Although it is well-known that the American people love their canines, it is ridiculous to think that having too many could make someone happy. Take for instance the 100 Chihuahuas discovered in a home in Grand Cane, Louisiana. The outstanding number of dogs goes beyond canine love to an extreme hoarding issue and sickness.
Thank goodness that there are national organizations such as the Guardians of Rescue (GoR) that will do whatever they can, whenever they can in situations like this one. Knowing of the great work that GoR does, with the help of public contributions, Animal Control Officer, Harold Renfro, reached out to the group simply due to the sheer volume of dogs at the residence. A small town animal control agency would be overwhelmed by the voracity of that type of situation!
The Guardians were quick to jump at the opportunity to help. The plan is for them to transport 11 Chihuahuas and three Terrier mixes from Louisiana to Port Jefferson Station, New York to an organization called Save-A-Pet Animal Rescue.
Meanwhile, local publicists did their duty and reached out as far as possible to potential adopters about the 28 animals that were taken to the DeSoto Animal Shelter. So far, though, only 11 Chihuahuas have yet to be adopted. Just like with other adoptions, the 11 dogs will be spayed or neutered, receive any special care that they need and receive socialization classes as necessary.
"The Chihuahuas left are extremely nervous, fearful and do not show well to the public, we have to treat this situation delicately,” said Dori Scofield, vice president of Guardians of Rescue. "The shelter is full and these are the dogs that needed us most. It was not necessary for us to take the easily adoptable ones. We help the underdogs of the world."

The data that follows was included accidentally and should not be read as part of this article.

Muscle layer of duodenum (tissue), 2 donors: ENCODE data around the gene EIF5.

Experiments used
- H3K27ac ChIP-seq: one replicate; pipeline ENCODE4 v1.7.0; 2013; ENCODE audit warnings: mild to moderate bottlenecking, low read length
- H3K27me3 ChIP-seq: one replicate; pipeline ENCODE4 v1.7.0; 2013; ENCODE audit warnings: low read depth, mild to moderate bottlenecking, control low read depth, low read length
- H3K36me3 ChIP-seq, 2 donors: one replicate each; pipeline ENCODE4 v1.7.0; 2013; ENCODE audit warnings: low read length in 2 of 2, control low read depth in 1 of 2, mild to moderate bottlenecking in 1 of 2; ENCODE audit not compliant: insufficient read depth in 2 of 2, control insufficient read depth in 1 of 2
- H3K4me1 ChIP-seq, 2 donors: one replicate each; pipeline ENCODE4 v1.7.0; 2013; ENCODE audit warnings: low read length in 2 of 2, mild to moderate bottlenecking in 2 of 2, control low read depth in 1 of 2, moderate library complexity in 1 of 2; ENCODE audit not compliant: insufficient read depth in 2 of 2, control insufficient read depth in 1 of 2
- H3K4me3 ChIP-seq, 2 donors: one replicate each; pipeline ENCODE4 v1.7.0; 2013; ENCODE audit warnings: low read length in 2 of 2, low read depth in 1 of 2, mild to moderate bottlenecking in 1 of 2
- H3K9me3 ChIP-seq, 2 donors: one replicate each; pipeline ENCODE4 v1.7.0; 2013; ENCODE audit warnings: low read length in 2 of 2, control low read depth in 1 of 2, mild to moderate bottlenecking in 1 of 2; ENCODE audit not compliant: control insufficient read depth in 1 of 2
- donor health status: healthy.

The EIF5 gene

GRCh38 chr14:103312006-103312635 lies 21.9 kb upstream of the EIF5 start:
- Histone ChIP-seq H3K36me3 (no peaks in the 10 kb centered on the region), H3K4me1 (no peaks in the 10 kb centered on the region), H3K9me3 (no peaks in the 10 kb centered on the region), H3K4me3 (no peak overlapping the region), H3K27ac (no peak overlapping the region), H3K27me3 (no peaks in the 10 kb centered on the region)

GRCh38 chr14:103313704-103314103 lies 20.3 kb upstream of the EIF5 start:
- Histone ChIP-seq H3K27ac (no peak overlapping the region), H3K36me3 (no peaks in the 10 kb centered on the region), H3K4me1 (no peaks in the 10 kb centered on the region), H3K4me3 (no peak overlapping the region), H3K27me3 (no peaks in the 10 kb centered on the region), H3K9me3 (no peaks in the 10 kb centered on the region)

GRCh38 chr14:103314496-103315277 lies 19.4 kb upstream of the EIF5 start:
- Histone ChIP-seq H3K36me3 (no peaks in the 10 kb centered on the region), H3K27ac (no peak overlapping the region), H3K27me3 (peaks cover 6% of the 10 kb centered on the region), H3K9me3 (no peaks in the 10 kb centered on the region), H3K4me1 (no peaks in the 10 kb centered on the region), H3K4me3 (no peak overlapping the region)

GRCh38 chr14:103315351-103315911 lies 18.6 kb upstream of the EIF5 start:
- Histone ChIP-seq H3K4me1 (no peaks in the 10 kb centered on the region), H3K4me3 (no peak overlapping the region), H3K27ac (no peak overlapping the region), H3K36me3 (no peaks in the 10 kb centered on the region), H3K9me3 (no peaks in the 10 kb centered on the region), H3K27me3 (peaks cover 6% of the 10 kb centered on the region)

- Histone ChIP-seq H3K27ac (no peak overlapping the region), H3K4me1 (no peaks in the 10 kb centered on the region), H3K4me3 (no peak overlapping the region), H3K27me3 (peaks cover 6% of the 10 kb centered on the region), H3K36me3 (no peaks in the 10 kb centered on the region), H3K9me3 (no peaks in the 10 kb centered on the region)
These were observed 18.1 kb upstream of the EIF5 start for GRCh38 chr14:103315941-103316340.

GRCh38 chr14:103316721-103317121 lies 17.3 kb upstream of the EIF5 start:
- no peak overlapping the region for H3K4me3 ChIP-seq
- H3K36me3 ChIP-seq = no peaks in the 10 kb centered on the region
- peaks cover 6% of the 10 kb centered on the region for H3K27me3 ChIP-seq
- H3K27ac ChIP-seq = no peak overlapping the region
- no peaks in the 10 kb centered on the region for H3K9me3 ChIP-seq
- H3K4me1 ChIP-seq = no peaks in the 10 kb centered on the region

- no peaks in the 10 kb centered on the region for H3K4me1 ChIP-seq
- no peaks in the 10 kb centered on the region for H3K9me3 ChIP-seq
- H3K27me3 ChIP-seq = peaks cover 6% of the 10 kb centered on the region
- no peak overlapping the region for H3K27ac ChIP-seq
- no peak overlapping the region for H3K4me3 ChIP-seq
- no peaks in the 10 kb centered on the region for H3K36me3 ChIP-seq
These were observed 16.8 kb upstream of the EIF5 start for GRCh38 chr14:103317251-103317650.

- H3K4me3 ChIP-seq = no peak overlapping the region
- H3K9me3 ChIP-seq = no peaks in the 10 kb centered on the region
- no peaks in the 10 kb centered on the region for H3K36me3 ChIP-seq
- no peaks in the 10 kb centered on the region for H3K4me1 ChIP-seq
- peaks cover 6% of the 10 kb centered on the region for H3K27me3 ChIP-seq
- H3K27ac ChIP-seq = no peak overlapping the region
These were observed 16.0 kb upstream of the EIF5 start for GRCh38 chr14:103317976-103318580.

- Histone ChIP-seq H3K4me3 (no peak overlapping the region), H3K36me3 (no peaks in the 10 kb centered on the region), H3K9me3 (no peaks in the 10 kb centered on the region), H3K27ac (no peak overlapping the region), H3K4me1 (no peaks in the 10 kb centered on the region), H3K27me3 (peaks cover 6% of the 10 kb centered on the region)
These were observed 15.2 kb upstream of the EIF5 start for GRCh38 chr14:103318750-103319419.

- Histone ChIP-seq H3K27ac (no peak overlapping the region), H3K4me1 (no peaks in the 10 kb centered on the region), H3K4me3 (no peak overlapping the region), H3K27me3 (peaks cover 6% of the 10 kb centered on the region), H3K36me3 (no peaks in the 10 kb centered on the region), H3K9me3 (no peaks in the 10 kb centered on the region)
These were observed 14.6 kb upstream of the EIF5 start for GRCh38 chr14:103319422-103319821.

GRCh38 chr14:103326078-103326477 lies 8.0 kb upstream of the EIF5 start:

What people that hoard do not realize is that they are creating way more issues than the amount of love that they could potentially feel for the animals. First and foremost, the animals are not receiving the love and attention that they need to be healthy and happy; neither are they most likely being fed, watered or receiving the proper medical care. Furthermore, once they are rescue, the cost to get them spayed/neutered, up to date on vaccination, getting the proper health certificates and then being transported to various locations is quite costly. For just the 14 dogs that GoR is transporting, it will cost over $1,000; for a nonprofit organization, this is a good deal of money.
Thanks to the public they are able to continue making daring rescues like this one, but are in continual need of donations like this one currently, entitled Operation Chihuahua. For more information or to make a donation, visit the Guardians of Rescue Website at www.guardiansofrescue.org or checks may be mailed to GoR at 34 E. Main Street, Suite 303, Smithtown, NY 11787. Here’s hoping that a lesson is learned and that these dogs will finally receive proper love and attention!